The stock market entered a period of long-term volatility in 2008 that continues today. Excessive debt is providing a significant impediment to renewed structural economic growth…
click to enlarge
…while the Federal Reserve is injecting liquidity into the system at an historic rate...
…creating massive imbalances that are driving extreme moves in both directions.
In early 2011, our analysis indicated that the second quantitative easing program was fully priced into stocks and that the market would likely struggle for the remainder of the year. Additionally, we forecast that the extreme rally from late 2010 would be followed by a severe correction. As expected, the S&P 500 index experienced a violent decline in July and August before closing unchanged for the year. In early 2012, we find ourselves in a similar situation following another extreme rebound off of the low in October 2011.
The S&P 500 index has gained 27 percent during the last five months, while the economy continues to struggle and other markets, such as Treasuries, signal caution through negative divergences. The stock market is pricing in a return to strong economic growth, even though that scenario is highly unlikely given the significant structural headwind presented by excessive debt.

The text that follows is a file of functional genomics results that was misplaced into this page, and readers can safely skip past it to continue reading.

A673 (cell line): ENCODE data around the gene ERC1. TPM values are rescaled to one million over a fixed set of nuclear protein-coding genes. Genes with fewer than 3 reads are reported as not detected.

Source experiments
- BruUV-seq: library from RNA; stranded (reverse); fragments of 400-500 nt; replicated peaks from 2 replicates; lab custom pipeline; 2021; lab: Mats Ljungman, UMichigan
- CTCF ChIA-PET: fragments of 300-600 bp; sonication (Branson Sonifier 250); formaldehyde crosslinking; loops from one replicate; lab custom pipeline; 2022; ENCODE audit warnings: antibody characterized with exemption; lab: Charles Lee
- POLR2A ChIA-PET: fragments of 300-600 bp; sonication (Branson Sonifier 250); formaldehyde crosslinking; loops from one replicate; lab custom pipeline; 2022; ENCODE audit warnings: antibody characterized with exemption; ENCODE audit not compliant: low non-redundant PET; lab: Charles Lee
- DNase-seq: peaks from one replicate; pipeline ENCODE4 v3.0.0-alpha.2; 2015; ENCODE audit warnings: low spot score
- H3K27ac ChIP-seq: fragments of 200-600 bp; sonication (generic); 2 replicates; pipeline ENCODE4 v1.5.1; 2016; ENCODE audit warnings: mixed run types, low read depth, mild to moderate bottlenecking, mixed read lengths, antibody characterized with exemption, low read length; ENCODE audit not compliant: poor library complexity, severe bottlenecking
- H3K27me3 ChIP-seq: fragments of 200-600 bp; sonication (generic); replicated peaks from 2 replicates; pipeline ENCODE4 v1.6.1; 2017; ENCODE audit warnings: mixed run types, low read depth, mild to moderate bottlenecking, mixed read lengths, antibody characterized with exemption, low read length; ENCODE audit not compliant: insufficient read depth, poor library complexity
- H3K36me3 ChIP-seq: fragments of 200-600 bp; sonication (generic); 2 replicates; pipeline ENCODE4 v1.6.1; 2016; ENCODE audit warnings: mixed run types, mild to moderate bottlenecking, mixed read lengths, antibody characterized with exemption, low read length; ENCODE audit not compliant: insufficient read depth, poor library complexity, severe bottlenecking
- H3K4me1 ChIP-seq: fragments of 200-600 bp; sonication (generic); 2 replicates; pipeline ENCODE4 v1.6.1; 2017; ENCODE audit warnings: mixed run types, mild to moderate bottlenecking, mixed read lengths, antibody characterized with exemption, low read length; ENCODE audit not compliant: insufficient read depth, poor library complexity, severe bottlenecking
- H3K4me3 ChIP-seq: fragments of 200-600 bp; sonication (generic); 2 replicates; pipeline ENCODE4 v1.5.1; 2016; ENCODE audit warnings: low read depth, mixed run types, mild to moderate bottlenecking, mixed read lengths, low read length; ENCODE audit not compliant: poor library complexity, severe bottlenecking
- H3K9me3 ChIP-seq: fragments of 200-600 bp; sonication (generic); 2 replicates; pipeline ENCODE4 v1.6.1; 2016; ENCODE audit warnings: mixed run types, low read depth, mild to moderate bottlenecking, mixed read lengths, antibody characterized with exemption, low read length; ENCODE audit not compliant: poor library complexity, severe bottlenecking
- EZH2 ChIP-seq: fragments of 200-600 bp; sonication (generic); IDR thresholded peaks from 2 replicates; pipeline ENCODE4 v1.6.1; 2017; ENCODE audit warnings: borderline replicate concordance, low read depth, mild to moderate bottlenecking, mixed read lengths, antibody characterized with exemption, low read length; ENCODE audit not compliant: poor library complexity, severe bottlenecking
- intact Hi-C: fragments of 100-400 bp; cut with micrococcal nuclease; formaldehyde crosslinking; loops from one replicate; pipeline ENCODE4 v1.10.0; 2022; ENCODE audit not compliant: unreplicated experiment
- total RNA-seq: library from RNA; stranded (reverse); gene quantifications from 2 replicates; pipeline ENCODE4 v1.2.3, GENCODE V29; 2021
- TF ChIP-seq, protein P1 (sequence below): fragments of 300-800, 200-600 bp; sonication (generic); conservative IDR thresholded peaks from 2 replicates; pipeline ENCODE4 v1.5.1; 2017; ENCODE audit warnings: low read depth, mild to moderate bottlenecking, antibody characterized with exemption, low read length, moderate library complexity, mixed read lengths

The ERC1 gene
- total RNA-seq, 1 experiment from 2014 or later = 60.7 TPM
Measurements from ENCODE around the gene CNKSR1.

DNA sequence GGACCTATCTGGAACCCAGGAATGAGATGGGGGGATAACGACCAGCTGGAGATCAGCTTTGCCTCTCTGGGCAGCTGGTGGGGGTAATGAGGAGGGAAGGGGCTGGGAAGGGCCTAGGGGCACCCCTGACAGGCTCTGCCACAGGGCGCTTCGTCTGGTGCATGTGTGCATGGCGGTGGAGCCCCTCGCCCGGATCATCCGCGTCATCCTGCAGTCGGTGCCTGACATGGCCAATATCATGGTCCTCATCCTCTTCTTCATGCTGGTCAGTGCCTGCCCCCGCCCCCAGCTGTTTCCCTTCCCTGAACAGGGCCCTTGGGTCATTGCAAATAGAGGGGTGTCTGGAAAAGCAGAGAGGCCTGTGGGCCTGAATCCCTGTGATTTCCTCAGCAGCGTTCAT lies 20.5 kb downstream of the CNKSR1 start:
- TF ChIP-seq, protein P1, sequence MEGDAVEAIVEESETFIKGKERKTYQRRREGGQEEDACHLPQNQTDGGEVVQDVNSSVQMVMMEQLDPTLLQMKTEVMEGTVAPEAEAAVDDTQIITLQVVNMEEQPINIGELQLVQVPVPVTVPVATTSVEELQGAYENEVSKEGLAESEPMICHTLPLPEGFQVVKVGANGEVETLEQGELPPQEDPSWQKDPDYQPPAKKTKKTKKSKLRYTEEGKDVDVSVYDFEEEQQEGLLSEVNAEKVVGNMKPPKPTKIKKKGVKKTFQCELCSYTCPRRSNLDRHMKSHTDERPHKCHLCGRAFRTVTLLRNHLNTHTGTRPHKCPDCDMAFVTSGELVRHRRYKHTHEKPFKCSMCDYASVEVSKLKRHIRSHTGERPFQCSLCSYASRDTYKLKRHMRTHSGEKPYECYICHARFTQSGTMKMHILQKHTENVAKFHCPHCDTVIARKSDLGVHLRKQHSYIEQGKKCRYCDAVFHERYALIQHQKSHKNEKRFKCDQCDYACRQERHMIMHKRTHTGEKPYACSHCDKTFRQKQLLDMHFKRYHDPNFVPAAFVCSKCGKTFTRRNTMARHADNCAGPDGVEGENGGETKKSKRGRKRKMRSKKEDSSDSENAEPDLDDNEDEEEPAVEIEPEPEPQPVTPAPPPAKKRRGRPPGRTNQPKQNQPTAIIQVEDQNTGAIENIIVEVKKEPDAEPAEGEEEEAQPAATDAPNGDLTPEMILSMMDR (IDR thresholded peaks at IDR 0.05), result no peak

Although the fast and furious moves in risk assets such as equities "feel" very good over the short term, it is critical to remember that gains fueled primarily by government stimuli can be erased just as quickly as they appear. As always, short-term market behavior only has meaning when analyzed in the proper context afforded by the big picture. The cyclical bull market in stocks from 2009 is almost certainly in the final stage of its development, so now is a time for extreme caution from an investment perspective.
The stock market will likely provide a meaningful signal with respect to long-term direction during the next two months, so it will be important to monitor price behavior closely.